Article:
Hysteresis effects of halide perovskite solar cells and memristors investigation by neuron-model equations and impedance spectroscopy
Juan Bisquert a
a Institute of Advanced Materials, Universitat Jaume I, Avinguda de Vicent Sos Baynat, s/n, Castelló de la Plana, Spain
Materials for Sustainable Development Conference (MATSUS)
Proceedings of Materials for Sustainable Development Conference (MAT-SUS) (NFM22)
#STAPOS - Stability of perovskite and organic solar cells
Barcelona, Spain, 2022 October 24th - 28th
Organizers: Carsten Deibel and Qiong Wang
Contributed talk, Juan Bisquert, presentation 341
DOI: https://doi.org/10.29363/nanoge.nfm.2022.341
Publication date: 11th July 2022

The dynamic response of metal halide perovskite devices shows a variety of physical responses that need to be understood and classified for enhancing the performance and stability and for identifying physical behaviours that may lead to developing new applications. Beyond the well-established characteristics of regular impedance arcs, we address the appearance of inductor effect at high voltage in perovskite solar cell. We present a physical model in terms of delayed recombination current that explains the evolution of impedance spectra and the evolution of current-voltage curves. A multitude of chemical, biological, and material systems present an inductive behavior that is not electromagnetic in origin. Here, it is termed a chemical inductor. We show that the structure of the chemical inductor consists of a two-dimensional system that couples a fast conduction mode and a slowing down element. Therefore, it is generally defined in dynamical terms rather than by a specific physicochemical mechanism. The impedance spectra announce the type of hysteresis, either regular for capacitive response or inverted hysteresis for inductive response. We apply the dynamic picture based on a few neuron-like equations to the characterization of halide perovskite memristors. It has a resistance that depends on the history of the system, and the states can be switched by applied voltage. Memristors show an intense hysteresis that can be characterized in terms of the emergence of inductive components.1-5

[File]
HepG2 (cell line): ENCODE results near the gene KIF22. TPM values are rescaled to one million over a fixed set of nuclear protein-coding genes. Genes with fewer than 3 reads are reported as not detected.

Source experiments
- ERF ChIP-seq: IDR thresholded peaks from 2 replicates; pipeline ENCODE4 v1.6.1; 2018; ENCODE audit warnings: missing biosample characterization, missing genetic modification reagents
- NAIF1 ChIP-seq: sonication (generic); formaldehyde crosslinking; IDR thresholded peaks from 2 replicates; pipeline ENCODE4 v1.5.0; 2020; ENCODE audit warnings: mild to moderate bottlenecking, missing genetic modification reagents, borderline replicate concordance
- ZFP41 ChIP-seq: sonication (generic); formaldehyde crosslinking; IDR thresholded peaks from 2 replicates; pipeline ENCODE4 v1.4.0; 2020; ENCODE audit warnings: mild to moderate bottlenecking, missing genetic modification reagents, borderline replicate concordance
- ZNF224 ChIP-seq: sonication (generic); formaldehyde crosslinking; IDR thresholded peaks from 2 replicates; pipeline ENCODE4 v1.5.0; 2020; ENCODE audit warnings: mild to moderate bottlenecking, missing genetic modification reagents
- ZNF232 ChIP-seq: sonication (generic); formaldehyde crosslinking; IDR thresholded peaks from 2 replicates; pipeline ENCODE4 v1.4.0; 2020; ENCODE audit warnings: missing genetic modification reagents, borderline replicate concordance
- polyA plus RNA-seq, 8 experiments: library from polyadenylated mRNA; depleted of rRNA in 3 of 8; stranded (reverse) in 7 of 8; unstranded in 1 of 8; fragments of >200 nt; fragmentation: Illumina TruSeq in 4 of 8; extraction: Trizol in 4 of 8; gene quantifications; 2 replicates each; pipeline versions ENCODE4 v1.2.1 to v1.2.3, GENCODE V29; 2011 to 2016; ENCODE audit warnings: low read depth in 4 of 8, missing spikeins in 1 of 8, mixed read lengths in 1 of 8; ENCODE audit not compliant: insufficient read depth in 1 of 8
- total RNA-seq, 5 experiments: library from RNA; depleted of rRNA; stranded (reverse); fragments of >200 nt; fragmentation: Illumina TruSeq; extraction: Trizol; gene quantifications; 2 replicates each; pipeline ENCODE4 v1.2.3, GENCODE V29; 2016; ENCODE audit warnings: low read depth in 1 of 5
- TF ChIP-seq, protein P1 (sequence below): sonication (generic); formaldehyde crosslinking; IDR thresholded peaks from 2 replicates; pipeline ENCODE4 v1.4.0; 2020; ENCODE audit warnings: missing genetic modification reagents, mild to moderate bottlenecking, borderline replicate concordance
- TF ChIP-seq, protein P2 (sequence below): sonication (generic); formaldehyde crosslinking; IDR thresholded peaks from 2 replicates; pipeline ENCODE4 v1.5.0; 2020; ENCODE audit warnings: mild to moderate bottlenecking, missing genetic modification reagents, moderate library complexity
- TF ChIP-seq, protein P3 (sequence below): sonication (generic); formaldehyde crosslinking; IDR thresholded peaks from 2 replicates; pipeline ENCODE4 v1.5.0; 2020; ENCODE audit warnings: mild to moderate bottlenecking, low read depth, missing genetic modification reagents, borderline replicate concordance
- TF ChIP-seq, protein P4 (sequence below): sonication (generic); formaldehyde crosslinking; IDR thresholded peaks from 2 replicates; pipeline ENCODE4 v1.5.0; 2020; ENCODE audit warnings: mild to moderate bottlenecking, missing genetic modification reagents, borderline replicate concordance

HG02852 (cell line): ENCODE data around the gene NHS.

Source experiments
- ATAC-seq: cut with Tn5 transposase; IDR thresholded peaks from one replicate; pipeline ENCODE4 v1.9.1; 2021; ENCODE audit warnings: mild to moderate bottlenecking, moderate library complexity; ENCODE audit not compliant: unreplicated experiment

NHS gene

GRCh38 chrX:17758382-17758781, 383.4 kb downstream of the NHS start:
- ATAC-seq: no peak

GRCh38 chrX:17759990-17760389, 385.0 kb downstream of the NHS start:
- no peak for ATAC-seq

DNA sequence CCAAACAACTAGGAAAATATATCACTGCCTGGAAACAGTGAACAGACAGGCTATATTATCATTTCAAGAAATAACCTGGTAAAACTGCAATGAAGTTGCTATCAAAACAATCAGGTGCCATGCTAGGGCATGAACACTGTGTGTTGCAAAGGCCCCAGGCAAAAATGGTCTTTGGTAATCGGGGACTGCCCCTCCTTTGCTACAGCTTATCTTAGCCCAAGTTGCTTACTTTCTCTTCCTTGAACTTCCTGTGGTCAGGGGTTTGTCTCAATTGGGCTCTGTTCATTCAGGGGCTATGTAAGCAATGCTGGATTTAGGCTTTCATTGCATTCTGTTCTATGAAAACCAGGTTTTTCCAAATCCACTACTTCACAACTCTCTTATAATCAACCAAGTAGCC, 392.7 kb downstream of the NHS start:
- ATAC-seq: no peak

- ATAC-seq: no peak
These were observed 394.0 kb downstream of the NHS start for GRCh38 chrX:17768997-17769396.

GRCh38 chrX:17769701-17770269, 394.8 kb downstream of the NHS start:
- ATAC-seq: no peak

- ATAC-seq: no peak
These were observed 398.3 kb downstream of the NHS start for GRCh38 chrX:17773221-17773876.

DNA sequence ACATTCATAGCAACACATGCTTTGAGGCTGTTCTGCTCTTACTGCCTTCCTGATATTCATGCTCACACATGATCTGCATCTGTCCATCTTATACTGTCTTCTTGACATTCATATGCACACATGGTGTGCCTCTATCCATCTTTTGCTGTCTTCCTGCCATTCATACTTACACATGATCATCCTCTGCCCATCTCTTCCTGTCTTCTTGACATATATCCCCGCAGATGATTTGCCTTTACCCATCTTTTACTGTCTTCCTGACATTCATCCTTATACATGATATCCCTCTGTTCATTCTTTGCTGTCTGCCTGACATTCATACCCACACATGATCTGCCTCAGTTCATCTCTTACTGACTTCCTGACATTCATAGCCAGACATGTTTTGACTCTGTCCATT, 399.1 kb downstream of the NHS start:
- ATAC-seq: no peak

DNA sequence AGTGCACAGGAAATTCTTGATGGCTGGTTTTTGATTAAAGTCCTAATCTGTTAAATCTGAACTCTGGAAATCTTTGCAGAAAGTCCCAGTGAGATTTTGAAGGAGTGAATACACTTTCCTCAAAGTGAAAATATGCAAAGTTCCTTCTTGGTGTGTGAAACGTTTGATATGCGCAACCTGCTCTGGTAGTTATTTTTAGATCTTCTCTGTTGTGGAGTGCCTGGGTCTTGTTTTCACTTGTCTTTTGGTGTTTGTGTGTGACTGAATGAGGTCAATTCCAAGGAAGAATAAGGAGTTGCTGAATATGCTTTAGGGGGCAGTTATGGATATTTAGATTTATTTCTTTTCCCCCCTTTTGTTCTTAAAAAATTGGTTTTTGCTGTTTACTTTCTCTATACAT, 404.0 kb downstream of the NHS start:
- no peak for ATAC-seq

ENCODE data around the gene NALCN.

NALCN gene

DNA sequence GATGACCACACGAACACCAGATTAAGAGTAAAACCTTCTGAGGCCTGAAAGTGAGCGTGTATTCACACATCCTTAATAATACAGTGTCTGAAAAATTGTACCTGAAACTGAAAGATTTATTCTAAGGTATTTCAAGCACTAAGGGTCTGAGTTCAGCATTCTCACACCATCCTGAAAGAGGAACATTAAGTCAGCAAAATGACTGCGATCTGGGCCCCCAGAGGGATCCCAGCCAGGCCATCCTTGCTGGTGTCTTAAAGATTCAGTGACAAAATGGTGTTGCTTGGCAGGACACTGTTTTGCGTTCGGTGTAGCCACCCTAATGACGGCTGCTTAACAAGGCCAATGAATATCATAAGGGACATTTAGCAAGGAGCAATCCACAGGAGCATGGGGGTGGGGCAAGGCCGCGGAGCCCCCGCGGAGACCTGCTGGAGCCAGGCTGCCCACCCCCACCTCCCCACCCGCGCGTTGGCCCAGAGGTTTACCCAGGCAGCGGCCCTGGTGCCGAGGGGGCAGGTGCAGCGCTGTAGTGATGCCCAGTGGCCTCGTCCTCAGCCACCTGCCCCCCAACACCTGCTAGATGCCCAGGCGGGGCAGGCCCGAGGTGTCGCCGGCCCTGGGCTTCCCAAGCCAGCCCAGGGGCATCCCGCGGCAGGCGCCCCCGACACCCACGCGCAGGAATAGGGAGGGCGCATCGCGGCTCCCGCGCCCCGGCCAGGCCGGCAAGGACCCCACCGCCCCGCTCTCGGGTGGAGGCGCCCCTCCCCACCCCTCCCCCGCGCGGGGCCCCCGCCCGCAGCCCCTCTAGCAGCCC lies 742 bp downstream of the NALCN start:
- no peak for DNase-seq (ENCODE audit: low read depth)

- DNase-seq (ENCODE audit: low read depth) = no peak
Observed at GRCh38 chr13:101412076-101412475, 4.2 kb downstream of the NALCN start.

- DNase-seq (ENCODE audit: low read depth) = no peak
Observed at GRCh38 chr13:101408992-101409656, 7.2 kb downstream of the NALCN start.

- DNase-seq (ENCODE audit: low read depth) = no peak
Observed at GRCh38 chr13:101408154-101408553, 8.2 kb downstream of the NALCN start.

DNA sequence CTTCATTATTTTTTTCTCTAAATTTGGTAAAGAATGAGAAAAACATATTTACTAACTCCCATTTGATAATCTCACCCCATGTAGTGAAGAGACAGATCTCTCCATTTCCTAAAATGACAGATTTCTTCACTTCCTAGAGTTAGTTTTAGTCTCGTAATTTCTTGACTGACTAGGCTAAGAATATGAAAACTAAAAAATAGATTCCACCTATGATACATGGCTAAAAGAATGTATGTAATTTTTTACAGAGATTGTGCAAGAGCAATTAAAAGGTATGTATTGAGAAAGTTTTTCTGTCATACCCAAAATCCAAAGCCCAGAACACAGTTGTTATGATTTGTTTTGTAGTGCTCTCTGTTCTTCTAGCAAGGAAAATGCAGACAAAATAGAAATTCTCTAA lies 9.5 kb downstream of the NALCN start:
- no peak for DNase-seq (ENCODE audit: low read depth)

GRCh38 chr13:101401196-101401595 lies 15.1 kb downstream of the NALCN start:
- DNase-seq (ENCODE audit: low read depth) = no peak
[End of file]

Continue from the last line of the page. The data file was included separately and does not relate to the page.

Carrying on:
(1) Bisquert, J.; Guerrero, A. Dynamic Instability and Time Domain Response of a Model Halide Perovskite Memristor for Artificial Neurons, Jounal of Physical Chemistry Letters 2022, 13, 3789-3795.

(2) Bisquert, J.; Guerrero, A. Chemical Inductor, J. Am. Chem. Soc. 2022, 10.1021/jacs.1022c00777.

(3) Berruet, M.; Pérez-Martínez, J. C.; Romero, B.; Gonzales, C.; Al-Mayouf, A. M.; Guerrero, A.; Bisquert, J. Physical model for the current-voltage hysteresis and impedance of halide perovskite memristors, ACS Energy Lett. 2022, 7, 1214–1222.

(4) Bisquert, J.; Guerrero, A.; Gonzales, C. Theory of Hysteresis in Halide Perovskites by Integration of the Equivalent Circuit, ACS Phys. Chem Au 2021, 1, 25-44.

(5) Guerrero, A.; Bisquert, J.; Garcia-Belmonte, G. Impedance spectroscopy of metal halide perovskite solar cells from the perspective of equivalent circuits, Chemical Reviews 2021, 121, 14430–14484.

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